The most emblematic British motorcycle producer has a long story of setting standards in the industry. It all started during the last decade of the XIX century, when Siegfried Bettmann and Moritz Schulte, two Germans living in Coventry, decided to turn their bicycle reselling business into something altogether different. The resulting motorcycle-producing company went through a few shadowy names until it was labeled Triumph and started production based on German models. Somewhere around 1905, production turned into original designs, and shortly after Triumph was making and selling motorcycles by the hundreds.
Business flourished, and the advent of World War I brought an exponential growth on demand, with the Model H, which became known as the Trusty Triumph due to its reliability under adverse circumstances, highly coveted by the allied forces for their war effort. By the time of the great depression, Triumph was one of the main industries in Britain, with sales both to the domestic market and abroad. The main plant ended up destroyed in the WWII bombings, and the company relocated to Warwickshire.
The 50s saw the birth of the Thunderbird. A 650 cc version of another model, it was created to meet the needs of the American market, by then the destiny of a significant part of the production. After Hollywood great Marlon Brando rode a Thunderbird in one of his iconic roles, the bike would become immensely popular across the United States. Apart from its image, the bike would also retain the speed world record for a decade and a half.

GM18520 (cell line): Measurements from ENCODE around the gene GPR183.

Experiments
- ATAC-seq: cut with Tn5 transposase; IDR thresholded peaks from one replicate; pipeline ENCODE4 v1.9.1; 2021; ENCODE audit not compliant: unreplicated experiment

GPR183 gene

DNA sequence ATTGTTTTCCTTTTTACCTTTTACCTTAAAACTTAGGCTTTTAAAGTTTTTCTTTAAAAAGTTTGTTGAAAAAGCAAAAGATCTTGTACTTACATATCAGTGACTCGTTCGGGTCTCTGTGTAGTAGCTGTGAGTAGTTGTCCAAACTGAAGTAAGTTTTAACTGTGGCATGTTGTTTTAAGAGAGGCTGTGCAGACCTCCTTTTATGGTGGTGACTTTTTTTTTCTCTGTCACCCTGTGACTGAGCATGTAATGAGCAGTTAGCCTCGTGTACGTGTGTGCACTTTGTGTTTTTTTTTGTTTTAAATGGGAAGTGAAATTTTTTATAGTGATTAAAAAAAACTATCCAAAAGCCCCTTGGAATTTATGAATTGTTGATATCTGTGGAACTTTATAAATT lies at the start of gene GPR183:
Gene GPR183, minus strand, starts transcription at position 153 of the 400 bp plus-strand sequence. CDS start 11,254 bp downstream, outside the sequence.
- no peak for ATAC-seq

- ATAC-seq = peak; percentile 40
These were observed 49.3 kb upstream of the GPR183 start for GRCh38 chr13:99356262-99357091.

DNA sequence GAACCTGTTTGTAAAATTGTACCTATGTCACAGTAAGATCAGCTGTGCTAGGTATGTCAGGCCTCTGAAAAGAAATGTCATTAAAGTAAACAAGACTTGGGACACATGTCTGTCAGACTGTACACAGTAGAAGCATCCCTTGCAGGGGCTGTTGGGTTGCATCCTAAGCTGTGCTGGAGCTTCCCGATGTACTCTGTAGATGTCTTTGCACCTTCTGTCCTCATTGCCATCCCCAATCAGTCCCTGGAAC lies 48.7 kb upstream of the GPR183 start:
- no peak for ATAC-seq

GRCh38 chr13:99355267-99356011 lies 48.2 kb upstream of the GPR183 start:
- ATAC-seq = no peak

Some years later, and with the company already merged with BSA, a new model came out of the factory. Named the T120, it became famous under the name Bonneville. With recent versions of the original still in production today, the Bonneville has insured Triumph has its rightful place in the gallery of motorcycling hits.
The company fell into hard times during the 70s, in part because most of the production was assigned for export, leaving the domestic market ripe for the rise of the Japanese giants. The new models failed to have an impact on sales, primarily because of Triumph not being able to compete with the more advanced Japanese technology. Several attempts to rescue the brand failed, and Triumph went into receivership by the early 80s.
After a number of transactions, in 1983 John Bloor, an English businessman, took over the company, renamed it Triumph Motorcycles and set sights on returning the brand to its former glory. After a slow start, profound renovations and developments made Triumph return to the main stage, selling around 60.000 units a year. In recent years Triumph is associating itself with merchandising products related to motorcycling, transmitting an aura of classic revivalism.